Quentyn Taylor, director of security at Canon EMEA, provides insight into how companies can develop a robust cybersecurity system through a collaborative, collective and uncompromising approach. For example, shared use printers can be a weak point if poor data security practice is observed and outbound comms processes need to be taken into consideration when thinking about security across the whole document lifecycle.
How many security incidents do you think the average business has a year? How many do you think the average business had 10 years ago? If you guessed that there was increase from a decade ago, you would be right. 2019 research found that 61% of European and US businesses reported a cyber security attack in the last year, compared to 45% from the previous year (1). We have also seen that ransomware attacks are growing more than 350% annually (2), indicating criminals are increasingly looking to cyber-attacks as a way to extort money. These types of attack are not only becoming more frequent, but also more severe in terms of the impact they have on a business.
The risk of over-reliance
The cybersecurity systems in place today have been effective at reducing how many devices are infected by a cyber-attack compared to the early noughties. However, the aim of cyber-attacks has moved on from infecting as many devices as possible. Today attacks look for a weak link through which they can hold corporate systems to ransom or steal data.
This has become increasingly attractive as digitisation has moved more sensitive information and critical processing onto business IT systems. Now if those systems are taken down, businesses can find they are not able to function.
For example, Equifax Credit Search was de-rated by investors because of a cybersecurity incident which impacted nearly 150 million consumers (3), forcing them to double their investment on security. These types of potentially ‘company-killing’ events were very rare in the past, because there was always an offline back-up available to businesses. Our present reliance on digital and cloud-based solutions come with increased vulnerability as the downside of increased convenience and productivity.
Concurrently, these vulnerabilities are becoming more complex as organisations evolve towards interdependent business models. For example, most organisations rely on technology and infrastructure managed and run by other businesses. An attack on one company therefore has a ripple effect, impacting other inter-dependent organisations. If the provider goes down, so do they.
When delivery company TNT was one of the many victims of the ‘NotPetya’ attack in 2017 (4), it took down its entire supply chain. It didn’t only affect multi-national corporations, but it also left an antiques dealer out of pocket as a consignment of art disappeared while being shipped from Switzerland (5). While having an offline contingency plan, ensures your business can continue, there’s no guarantee that your partners or their partners do, which means the entire supply chain could still be impacted.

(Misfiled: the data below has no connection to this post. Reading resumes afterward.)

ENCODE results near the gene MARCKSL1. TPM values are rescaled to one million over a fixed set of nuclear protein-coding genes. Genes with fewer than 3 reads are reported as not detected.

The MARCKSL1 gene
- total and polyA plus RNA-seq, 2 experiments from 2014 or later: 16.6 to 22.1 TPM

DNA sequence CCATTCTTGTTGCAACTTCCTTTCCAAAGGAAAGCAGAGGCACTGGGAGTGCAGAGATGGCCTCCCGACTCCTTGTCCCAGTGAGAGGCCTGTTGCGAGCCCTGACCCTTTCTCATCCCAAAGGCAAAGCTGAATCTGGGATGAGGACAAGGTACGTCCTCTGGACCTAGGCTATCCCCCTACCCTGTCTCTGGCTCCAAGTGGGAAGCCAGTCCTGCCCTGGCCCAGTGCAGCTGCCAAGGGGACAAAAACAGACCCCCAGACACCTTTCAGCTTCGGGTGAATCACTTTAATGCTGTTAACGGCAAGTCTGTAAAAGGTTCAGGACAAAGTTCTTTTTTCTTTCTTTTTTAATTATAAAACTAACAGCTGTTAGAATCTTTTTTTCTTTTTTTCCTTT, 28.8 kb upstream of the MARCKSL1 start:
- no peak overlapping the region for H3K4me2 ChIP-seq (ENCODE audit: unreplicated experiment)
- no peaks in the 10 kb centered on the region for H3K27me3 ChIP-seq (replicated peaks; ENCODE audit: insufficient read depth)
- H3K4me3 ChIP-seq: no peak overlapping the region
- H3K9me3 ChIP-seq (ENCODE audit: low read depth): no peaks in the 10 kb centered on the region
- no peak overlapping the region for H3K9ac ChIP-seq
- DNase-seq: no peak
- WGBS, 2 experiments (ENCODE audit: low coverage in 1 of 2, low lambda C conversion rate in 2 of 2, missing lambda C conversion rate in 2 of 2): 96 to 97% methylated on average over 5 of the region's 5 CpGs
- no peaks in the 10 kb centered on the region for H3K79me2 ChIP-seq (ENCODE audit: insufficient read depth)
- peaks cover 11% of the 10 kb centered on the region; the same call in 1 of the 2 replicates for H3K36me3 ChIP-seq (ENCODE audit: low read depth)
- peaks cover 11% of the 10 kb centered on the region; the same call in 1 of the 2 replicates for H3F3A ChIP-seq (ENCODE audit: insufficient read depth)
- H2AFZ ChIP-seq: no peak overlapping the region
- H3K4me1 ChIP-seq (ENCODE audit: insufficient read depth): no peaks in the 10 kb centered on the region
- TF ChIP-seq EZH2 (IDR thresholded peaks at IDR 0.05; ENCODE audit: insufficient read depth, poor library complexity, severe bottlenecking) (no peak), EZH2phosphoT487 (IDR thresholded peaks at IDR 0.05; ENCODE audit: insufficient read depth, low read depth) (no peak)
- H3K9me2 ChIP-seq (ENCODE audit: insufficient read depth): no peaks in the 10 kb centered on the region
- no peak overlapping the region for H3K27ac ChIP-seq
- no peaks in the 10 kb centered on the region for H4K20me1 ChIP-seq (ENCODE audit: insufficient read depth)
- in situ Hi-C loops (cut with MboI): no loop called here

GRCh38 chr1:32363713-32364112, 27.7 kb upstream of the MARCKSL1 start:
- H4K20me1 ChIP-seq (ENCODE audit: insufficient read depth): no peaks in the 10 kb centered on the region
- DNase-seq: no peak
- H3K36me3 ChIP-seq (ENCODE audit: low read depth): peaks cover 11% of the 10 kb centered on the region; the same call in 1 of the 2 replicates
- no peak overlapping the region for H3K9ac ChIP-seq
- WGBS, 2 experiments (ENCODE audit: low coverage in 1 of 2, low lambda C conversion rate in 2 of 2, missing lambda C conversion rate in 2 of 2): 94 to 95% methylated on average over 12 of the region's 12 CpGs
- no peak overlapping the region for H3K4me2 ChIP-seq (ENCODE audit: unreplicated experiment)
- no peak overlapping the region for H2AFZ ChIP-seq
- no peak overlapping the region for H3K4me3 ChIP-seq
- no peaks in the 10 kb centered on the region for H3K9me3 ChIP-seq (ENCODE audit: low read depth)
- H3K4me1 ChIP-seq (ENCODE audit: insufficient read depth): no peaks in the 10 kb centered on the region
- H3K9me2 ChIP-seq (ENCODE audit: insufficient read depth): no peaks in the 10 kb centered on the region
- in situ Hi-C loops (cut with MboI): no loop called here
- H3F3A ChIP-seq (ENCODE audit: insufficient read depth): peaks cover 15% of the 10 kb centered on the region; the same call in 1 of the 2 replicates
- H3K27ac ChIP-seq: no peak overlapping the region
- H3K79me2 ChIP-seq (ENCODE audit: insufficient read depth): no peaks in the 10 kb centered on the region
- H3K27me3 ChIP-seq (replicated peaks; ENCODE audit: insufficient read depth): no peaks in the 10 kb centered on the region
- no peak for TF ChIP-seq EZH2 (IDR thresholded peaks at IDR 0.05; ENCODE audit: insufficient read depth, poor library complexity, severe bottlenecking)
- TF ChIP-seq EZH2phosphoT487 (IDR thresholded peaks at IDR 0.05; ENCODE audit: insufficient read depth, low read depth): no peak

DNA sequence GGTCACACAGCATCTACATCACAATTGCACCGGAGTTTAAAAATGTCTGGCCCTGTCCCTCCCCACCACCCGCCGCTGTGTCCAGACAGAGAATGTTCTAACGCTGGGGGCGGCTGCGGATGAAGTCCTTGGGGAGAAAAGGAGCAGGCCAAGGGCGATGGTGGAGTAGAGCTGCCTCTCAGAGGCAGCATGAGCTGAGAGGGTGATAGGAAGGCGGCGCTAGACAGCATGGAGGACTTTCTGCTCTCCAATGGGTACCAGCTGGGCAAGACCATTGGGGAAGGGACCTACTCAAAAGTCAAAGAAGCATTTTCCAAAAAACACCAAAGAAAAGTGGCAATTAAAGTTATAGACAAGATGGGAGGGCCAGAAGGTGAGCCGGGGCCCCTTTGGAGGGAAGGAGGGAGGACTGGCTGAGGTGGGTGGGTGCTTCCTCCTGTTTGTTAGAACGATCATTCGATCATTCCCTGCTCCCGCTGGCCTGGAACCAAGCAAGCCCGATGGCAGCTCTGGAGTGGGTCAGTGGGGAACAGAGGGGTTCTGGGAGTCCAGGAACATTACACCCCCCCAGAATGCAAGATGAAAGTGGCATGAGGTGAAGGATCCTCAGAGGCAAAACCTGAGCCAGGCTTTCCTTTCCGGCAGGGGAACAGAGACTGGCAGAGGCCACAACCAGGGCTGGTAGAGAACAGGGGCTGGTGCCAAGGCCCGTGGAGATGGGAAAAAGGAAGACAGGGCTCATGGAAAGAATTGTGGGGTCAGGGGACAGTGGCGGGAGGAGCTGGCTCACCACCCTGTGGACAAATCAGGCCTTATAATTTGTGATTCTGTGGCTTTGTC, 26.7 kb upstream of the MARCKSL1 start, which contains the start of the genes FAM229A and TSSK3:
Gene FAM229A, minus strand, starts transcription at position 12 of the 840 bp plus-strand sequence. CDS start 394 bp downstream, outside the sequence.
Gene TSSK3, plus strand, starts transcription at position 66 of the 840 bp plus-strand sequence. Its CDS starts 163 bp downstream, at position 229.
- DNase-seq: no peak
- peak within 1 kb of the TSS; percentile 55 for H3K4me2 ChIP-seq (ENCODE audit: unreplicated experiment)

The good news is that by accepting how the cyber-threat landscape has changed, businesses can start to move towards a future with more transparency around cyber-defence and recovery across today’s digital supply chains.
While businesses are never able to completely eradicate the risk of security threats, there are steps that can be taken to help prevent company-killing events from taking hold. As the world becomes increasingly connected and more dependent on technology, these tales of security woes remind us of the importance of taking a collaborative, collective and uncompromising approach to ensuring security.
Collaborative: organisations need to begin collaborating against cybercrime. Criminals innovate quickly and keeping pertinent information secret only increases their advantage. By pooling learnings from attacks, we can close the gap and make faster progress in discovering new defences. When Norwegian hydro-energy company Norsk Hydro was breached they invited the BBC (6) to document how they outsmarted their attackers, sharing important knowledge globally.
Collective: as organisations start working together more closely, a culture of data protection must be consistently communicated and upheld across partnering organisations along the supply chain. A collective accountability across suppliers and clients is necessary to try and eliminate weak points across the whole IT ecosystem. For example, many firms will have a single admin password for all of their Microsoft accounts (7). This can let malware spread like wildfire, and even across company boundaries. If the client holds the supplier accountable, and vice versa, these kinds of back doors can be locked.
Complete: you need to establish as complete a view of the risk as you can possibly have and identify which parts of your IT system are critical to your business operation, to help you take control of your information. This means thinking about aspects beyond just digital channels. By considering all aspects of your information management, from document capture through to print management, you can develop robust strategies necessary to protect your core business interests.
As businesses become more intertwined, the sharing of knowledge and accountability grow in importance in parallel. Working with partners who understand the issues and can help build a bigger picture overview is an important step to take. Only by working together and taking control of your information can you keep one step ahead of cyber-attacks.